The actor

He lives in a two-bedroom apartment of less than 100 square meters. From the living room and bedroom to the kitchen and bathroom, the walls are crowded with photos, pasted or hung. Even the ceiling was almost covered with photographs. Big and small, vertical and horizontal, black and white, and color, all are stills, which are a concentrated display of the various roles he has played in movies, TV shows and on stage for most of his life.
He is over 70 years old and has white hair. Not long ago, he was invited to play the role of Yang Bailuo in a segment of the White-haired Girl in a community amateur performance. The old man has been acting since his childhood, and has acted hundreds of characters so far. He plays the leading role and the supporting role, but more often he only acts as a walk-on extras. In many plays, he has no words or only one or two “nonsense” sentences. From the photos, he played farmers, village heads, landlords, butchers, drivers, doctors, police, bandits, judges, thieves, bosses, whors, governors, cheats, teachers, hooligans, generals, agents, emperors, minions, and so on and so on, multifarious, all kinds. Even pretending to be an emperor or a general is the foil of the play. The scene is very light, only a few scenes, or even a flash. As the supreme ruler of the Qing Empire, he only said to his ministers, “Retire!” Because it was a wuxia drama, the emperor was just an ornament, the equivalent of a stone or a tree on the side of the road. His longest line as a general was: “Get out and shoot me!” He practiced this line for ten days and gave the director a bath for a month. Although he plays a small role, but he is very serious, from the expression, dress, gesture, to only one sentence of the lines are carefully thought over. He can say “fuck you” and “Tea please” in dozens of dialects. He rehearsed the word “come” no less than ten thousand times in his role as a whoring customer. He even wears several hats in one film, one moment as an eighth Route Army soldier, another costume as a Kuomintang soldier and bandit. No matter what small role he plays, he can be lifelike and accurate.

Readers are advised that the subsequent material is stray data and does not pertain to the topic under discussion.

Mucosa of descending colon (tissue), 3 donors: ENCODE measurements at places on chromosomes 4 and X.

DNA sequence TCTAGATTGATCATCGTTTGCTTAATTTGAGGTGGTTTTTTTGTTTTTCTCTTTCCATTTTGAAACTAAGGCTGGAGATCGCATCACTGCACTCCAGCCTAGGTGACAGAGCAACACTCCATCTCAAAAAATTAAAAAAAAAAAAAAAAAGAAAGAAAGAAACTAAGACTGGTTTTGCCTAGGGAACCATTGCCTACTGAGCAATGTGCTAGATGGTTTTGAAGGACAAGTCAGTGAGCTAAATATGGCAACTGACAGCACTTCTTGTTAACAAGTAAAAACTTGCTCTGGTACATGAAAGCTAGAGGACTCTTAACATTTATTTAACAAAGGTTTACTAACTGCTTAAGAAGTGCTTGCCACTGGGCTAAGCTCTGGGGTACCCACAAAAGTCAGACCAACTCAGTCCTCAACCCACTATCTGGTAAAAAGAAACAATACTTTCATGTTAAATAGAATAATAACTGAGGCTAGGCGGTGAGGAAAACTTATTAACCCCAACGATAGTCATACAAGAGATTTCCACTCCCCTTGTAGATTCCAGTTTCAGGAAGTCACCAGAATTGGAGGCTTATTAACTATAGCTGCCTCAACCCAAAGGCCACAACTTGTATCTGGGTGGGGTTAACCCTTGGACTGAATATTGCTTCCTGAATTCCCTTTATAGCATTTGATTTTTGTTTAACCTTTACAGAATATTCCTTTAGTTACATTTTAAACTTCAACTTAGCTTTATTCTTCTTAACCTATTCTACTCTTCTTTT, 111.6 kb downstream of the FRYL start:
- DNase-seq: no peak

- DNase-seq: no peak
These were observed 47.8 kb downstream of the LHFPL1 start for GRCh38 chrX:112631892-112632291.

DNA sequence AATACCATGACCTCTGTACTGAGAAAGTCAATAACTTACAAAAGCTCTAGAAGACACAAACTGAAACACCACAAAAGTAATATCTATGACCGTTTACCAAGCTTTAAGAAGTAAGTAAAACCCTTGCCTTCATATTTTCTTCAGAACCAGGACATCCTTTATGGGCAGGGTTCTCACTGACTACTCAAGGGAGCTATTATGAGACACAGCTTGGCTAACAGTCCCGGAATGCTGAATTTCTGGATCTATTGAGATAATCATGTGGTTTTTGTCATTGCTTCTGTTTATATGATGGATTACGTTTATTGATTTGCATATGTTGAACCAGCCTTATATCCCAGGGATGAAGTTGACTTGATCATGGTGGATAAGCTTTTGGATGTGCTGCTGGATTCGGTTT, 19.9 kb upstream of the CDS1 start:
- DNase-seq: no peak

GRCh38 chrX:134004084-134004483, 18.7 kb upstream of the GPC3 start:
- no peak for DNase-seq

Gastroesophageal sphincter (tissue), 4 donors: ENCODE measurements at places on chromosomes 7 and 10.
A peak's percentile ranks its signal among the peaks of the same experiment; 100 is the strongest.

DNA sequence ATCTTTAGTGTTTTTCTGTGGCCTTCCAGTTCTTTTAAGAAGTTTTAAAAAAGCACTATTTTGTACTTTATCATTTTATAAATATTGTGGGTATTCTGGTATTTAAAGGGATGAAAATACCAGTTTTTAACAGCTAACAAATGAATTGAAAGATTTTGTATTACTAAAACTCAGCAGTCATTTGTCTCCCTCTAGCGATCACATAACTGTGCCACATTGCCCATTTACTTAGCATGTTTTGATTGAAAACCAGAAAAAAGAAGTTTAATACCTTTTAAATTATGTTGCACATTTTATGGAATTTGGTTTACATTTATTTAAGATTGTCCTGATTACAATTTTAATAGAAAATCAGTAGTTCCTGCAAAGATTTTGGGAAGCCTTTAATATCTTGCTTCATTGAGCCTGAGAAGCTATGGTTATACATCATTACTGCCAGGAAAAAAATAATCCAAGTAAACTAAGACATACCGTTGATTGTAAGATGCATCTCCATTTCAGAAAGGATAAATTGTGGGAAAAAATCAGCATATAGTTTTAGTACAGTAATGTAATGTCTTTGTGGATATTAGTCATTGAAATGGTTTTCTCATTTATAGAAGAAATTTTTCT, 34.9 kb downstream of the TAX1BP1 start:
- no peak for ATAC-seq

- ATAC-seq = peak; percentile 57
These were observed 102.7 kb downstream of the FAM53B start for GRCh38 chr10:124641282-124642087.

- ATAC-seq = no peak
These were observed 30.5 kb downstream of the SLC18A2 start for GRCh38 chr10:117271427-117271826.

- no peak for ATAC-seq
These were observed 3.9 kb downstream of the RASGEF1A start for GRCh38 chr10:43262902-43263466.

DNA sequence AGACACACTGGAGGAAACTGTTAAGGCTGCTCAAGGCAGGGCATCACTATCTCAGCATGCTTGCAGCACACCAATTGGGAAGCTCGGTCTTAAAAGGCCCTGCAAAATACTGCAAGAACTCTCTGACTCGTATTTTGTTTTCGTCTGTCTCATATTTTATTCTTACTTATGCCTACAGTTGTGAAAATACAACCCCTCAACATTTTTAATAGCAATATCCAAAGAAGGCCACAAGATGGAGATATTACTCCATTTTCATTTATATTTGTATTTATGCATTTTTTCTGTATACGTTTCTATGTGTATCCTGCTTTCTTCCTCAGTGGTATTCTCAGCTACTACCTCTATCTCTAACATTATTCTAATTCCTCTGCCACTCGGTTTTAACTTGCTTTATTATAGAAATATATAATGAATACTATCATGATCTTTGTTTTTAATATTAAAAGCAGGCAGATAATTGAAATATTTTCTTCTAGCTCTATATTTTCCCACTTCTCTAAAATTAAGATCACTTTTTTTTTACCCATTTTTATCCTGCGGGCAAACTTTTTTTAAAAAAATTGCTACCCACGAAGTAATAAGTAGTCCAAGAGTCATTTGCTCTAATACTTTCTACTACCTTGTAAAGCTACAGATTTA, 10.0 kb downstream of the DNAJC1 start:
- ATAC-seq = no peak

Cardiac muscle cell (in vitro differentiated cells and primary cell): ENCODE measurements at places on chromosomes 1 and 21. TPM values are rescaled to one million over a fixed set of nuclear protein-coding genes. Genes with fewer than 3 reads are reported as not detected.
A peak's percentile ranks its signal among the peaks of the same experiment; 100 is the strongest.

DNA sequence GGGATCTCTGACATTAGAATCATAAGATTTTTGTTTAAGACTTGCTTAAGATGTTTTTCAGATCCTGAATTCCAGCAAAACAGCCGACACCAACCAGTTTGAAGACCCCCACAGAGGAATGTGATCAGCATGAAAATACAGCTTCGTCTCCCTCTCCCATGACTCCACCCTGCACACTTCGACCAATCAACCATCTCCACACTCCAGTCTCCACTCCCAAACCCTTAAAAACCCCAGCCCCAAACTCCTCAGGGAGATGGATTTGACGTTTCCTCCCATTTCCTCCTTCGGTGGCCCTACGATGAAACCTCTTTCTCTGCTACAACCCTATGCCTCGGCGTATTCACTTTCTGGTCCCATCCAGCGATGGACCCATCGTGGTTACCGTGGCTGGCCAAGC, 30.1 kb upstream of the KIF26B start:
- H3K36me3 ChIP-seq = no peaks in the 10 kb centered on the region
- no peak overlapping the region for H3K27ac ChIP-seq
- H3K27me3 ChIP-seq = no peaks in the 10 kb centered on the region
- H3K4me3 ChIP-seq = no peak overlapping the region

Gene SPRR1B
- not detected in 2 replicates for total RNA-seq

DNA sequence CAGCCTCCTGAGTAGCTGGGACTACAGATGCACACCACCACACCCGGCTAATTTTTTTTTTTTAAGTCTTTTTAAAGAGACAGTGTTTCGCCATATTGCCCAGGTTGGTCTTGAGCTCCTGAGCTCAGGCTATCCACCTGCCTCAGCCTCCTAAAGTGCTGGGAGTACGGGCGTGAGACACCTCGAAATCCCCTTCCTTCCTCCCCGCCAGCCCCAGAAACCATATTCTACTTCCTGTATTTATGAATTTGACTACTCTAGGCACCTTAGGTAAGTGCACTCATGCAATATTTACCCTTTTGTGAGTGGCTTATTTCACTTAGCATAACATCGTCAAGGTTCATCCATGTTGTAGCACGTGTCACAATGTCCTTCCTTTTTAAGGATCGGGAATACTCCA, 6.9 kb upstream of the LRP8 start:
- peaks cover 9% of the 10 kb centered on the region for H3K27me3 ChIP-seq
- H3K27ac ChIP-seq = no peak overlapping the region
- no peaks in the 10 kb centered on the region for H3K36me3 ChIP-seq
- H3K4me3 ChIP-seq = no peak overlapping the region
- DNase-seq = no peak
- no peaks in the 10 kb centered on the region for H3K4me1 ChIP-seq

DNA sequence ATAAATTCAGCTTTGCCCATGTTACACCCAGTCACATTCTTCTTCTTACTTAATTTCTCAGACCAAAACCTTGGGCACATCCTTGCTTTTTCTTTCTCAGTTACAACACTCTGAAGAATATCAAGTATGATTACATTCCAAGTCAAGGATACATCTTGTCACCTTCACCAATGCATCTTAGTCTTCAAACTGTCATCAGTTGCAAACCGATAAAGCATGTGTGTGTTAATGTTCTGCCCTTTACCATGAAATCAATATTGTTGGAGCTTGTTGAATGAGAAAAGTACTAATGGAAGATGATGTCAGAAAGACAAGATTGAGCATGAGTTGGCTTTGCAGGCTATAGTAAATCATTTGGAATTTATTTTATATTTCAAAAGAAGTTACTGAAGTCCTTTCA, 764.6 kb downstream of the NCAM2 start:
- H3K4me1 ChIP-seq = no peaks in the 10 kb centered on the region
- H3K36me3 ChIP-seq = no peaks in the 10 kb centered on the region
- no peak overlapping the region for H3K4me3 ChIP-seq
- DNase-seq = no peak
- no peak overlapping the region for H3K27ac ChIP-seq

He’s been acting all his life, but seldom in the lead. No matter how realistic the performance is, it is also fleeting and difficult for the audience to remember. He knows a lot of celebrities and takes pictures with them. So on the walls of his home, you can see some familiar faces that everyone knows, from the kitchen, the toilet, to the living room, the bedroom, glancing all the way along the wall, and then looking up at the ceiling, basically a 60-year history of Chinese film and television.
He was said to have been married three times and had a son and a daughter. The main reason for the breakdown of their marriage was that he could not play the role of a husband in real life. He never knew what to say or do as a father or a son, so his children and parents cut him off.
Today, he still lives alone in his apartment building, drawing pictures on the wall and repeating short sentences from the play. Once, he dragged me to his house to see his “one-man show.” He performed to me the characters of that year’s play happily, changing over twenty roles in succession, panting with exhaustion. During his tea break, I casually asked him, “Of all the roles you’ve played in your life, which one was the least successful?”
He pondered for a moment, his face darkened with frustration and tears welled up in his eyes. His lips began to quiver and he was about to stop. I handed him a napkin, and he wiped his eyes and the corners of his mouth before finally saying something that surprised me: “Myself!” He took a sip of tea and added, “I’ve been playing other people all my life, but I can’t play myself!”